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Re: Liaison with CSS WG to provide a mechanism for expressing the style of document semantics

From: Robert J Burns <rob@robburns.com>
Date: Thu, 29 May 2008 08:22:24 +0000
Cc: "'HTML Issue Tracking WG'" <public-html@w3.org>
Message-Id: <A47C69B5-5CB2-4511-9192-E256AF4E3814@robburns.com>
To: "Justin James" <j_james@mindspring.com>

HI Justin,

On May 29, 2008, at 4:33 AM, Justin James wrote:

>
> I can't figure out this wiki thing enough to put my comments on  
> there, so I
> will have to do it on the list instead (I suspect that the wiki is the
> "right" place for it, but without a way of using it...).

No, discussion here is certainly appropriate. I will try to add links  
to the email discussion as it happens.

> Looking at this, I am curious as to why in the world, after 10 years  
> of
> begging people to separate their styling from their semantics, we  
> would then
> turn around and make a mechanism that allows people to embed content  
> and
> semantics (in this case, putting a string with a legend text is  
> certainly a
> form of content) into the style sheet. This really looks like a  
> massive step
> backwards. In this case, people should be using a tag in HTML with a  
> *role*
> of "legend" (and another attribute indicating the ID of the tag that  
> it is
> the legend of), with a stylesheet to style the legend itself. The  
> legend
> text does not belong in a *style* definition.

I understand your point here. The URI value for the property does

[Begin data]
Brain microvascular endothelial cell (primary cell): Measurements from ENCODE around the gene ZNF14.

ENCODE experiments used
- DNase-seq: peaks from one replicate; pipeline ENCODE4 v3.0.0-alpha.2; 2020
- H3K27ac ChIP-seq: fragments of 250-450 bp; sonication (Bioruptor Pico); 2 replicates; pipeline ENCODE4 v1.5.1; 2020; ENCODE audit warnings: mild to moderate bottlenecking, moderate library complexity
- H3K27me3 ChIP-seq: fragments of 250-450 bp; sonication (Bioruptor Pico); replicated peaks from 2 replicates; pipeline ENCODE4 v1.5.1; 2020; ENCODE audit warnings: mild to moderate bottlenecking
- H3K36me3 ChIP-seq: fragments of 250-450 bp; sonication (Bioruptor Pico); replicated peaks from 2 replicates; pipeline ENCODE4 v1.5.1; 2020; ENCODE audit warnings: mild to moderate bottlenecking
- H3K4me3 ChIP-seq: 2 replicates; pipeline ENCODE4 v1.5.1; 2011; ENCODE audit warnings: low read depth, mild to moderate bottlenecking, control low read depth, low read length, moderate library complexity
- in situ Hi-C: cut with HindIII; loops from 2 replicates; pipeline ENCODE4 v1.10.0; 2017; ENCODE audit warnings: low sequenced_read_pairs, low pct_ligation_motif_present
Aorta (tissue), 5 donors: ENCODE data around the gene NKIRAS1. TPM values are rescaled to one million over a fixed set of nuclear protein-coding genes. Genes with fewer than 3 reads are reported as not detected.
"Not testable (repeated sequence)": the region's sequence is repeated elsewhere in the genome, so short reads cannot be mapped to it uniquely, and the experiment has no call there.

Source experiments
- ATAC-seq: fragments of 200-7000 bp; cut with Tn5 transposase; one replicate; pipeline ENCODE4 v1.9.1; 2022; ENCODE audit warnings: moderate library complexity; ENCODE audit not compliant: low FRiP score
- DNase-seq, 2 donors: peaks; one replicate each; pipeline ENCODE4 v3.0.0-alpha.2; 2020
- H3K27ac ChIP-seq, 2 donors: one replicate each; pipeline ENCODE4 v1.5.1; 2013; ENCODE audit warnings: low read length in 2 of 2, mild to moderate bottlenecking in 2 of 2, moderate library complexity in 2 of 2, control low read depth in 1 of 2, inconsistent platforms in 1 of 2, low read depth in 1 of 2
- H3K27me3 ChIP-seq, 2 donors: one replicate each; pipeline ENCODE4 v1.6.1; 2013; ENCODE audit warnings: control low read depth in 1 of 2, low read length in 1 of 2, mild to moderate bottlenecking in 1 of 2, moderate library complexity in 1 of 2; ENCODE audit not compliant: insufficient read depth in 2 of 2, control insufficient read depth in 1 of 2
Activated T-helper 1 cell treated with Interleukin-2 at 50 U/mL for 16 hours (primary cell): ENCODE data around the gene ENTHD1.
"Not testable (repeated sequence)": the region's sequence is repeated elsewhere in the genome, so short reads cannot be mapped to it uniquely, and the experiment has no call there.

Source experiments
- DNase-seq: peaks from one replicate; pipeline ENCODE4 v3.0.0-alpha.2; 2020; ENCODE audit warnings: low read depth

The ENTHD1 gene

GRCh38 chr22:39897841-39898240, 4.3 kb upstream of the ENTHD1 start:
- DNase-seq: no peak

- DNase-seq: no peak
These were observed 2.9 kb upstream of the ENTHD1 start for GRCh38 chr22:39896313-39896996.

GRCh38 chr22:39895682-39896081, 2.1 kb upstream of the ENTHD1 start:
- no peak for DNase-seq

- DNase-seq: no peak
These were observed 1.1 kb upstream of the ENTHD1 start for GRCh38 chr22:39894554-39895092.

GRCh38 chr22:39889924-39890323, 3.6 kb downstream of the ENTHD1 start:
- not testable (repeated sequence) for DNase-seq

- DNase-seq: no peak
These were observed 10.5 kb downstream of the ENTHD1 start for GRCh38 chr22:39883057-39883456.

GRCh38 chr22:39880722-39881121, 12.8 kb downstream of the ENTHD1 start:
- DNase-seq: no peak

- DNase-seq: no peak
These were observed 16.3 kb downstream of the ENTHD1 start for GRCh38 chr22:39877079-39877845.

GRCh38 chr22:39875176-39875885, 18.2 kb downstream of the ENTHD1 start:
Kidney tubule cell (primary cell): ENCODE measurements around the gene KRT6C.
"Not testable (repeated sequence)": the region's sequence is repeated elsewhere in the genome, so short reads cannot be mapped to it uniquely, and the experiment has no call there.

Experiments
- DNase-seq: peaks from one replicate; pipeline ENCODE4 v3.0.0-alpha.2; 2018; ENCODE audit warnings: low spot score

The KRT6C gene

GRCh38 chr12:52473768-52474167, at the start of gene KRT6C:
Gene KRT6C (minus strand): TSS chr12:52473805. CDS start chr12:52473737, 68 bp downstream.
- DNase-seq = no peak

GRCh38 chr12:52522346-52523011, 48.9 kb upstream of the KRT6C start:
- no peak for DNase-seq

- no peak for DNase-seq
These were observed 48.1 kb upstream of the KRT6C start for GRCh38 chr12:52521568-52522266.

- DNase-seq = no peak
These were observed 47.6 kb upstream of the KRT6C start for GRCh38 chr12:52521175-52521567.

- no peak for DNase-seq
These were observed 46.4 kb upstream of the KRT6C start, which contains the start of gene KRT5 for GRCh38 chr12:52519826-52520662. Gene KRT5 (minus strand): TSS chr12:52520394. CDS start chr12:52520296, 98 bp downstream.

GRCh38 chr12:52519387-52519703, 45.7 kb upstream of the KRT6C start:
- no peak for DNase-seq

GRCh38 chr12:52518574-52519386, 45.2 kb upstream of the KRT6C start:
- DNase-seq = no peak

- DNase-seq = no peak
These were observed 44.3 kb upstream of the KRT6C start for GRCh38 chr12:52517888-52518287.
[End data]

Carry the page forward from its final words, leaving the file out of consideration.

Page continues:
permit the author to separate concerns in just the way you suggest.  
That is the legend text can reside in the document itself, while the  
presentation description gets automatically generated or handled  
through the legend-presentation property. Perhaps I should include  
just such an example with the legend in the original document.

One of the reasons I turned to CSS for this is that I wanted it to  
participate in the cascade. UAs might also assist users in identifying  
duplicate presentation idioms resulting from the cascade and  
correcting those. Imagine for example, the UAs default stylesheet.  It  
might include:

em {    legend: "emphasis"
              font-style: italic;}

Yes this legend is redundant with the specification of HTML. However,  
it places the legend in the UA stylesheet where it can be handled in  
the same manner with other legends. If the legend had to reside in the  
HTML document, then the UA stylesheet could not also provide the  
information. Likewise a user could not provide any legend information,  
though they might also be interested in selecting and styling a  
particular semantic. I'm a big advocate of the separation of concerns,  
but there are times when CSS with its cascade provides valuable  
abstraction and flexibility that cannot be matched otherwise. Also it  
is important to provide authors multiple ways to achieve the results  
they seek. For example, a stylesheet author may identify particular  
semantics she wants to style with a stylesheet, but not have write  
access to the original document so this separate of concerns provides  
the needed flexibility to place the legend in either place.

Take care,
Rob


>
> Here is another issue that needs to be introduced here for discussion,
> as it will be added to the issue-tracker in time. This idea has been
> discussed briefly within the WG and more off-list. I welcome
> additional feedback now. As this involves nearly entirely only CSS, it
> would merely be a rough draft proposed to the CSS WG from the HTML WG
> if the WG decides to do so.
>
> Liaison with CSS WG to provide a mechanism for expressing the
> semantics of styling.[1]
>
> [1]: <http://esw.w3.org/topic/HTML/SemanticPresentationLegendCSS>
>
Received on Thursday, 29 May 2008 08:23:10 GMT

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